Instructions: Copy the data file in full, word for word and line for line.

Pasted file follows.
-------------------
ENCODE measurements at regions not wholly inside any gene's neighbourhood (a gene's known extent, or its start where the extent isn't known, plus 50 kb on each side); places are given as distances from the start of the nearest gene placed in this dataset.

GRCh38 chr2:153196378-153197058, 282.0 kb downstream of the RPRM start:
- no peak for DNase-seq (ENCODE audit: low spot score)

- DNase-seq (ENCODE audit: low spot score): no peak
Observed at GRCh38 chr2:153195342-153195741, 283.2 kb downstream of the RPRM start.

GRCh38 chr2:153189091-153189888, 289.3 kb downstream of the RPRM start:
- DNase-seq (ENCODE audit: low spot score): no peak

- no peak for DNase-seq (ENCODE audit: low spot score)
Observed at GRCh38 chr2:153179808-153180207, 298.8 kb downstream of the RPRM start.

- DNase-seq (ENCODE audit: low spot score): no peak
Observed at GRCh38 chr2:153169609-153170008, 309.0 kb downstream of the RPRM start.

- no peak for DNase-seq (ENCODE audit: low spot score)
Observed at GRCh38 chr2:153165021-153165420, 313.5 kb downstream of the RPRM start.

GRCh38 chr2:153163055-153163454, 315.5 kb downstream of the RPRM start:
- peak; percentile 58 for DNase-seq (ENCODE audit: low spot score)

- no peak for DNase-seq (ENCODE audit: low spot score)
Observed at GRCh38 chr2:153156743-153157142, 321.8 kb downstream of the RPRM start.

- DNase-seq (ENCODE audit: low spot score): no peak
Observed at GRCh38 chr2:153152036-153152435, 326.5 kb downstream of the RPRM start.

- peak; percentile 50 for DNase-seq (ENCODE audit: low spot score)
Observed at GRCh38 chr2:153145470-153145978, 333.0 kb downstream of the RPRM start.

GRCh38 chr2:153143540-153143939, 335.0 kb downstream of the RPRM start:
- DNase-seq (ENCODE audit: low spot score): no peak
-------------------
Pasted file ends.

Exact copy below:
ENCODE measurements at regions not wholly inside any gene's neighbourhood (a gene's known extent, or its start where the extent isn't known, plus 50 kb on each side); places are given as distances from the start of the nearest gene placed in this dataset.

GRCh38 chr2:153196378-153197058, 282.0 kb downstream of the RPRM start:
- no peak for DNase-seq (ENCODE audit: low spot score)

- DNase-seq (ENCODE audit: low spot score): no peak
Observed at GRCh38 chr2:153195342-153195741, 283.2 kb downstream of the RPRM start.

GRCh38 chr2:153189091-153189888, 289.3 kb downstream of the RPRM start:
- DNase-seq (ENCODE audit: low spot score): no peak

- no peak for DNase-seq (ENCODE audit: low spot score)
Observed at GRCh38 chr2:153179808-153180207, 298.8 kb downstream of the RPRM start.

- DNase-seq (ENCODE audit: low spot score): no peak
Observed at GRCh38 chr2:153169609-153170008, 309.0 kb downstream of the RPRM start.

- no peak for DNase-seq (ENCODE audit: low spot score)
Observed at GRCh38 chr2:153165021-153165420, 313.5 kb downstream of the RPRM start.

GRCh38 chr2:153163055-153163454, 315.5 kb downstream of the RPRM start:
- peak; percentile 58 for DNase-seq (ENCODE audit: low spot score)

- no peak for DNase-seq (ENCODE audit: low spot score)
Observed at GRCh38 chr2:153156743-153157142, 321.8 kb downstream of the RPRM start.

- DNase-seq (ENCODE audit: low spot score): no peak
Observed at GRCh38 chr2:153152036-153152435, 326.5 kb downstream of the RPRM start.

- peak; percentile 50 for DNase-seq (ENCODE audit: low spot score)
Observed at GRCh38 chr2:153145470-153145978, 333.0 kb downstream of the RPRM start.

GRCh38 chr2:153143540-153143939, 335.0 kb downstream of the RPRM start:
- DNase-seq (ENCODE audit: low spot score): no peak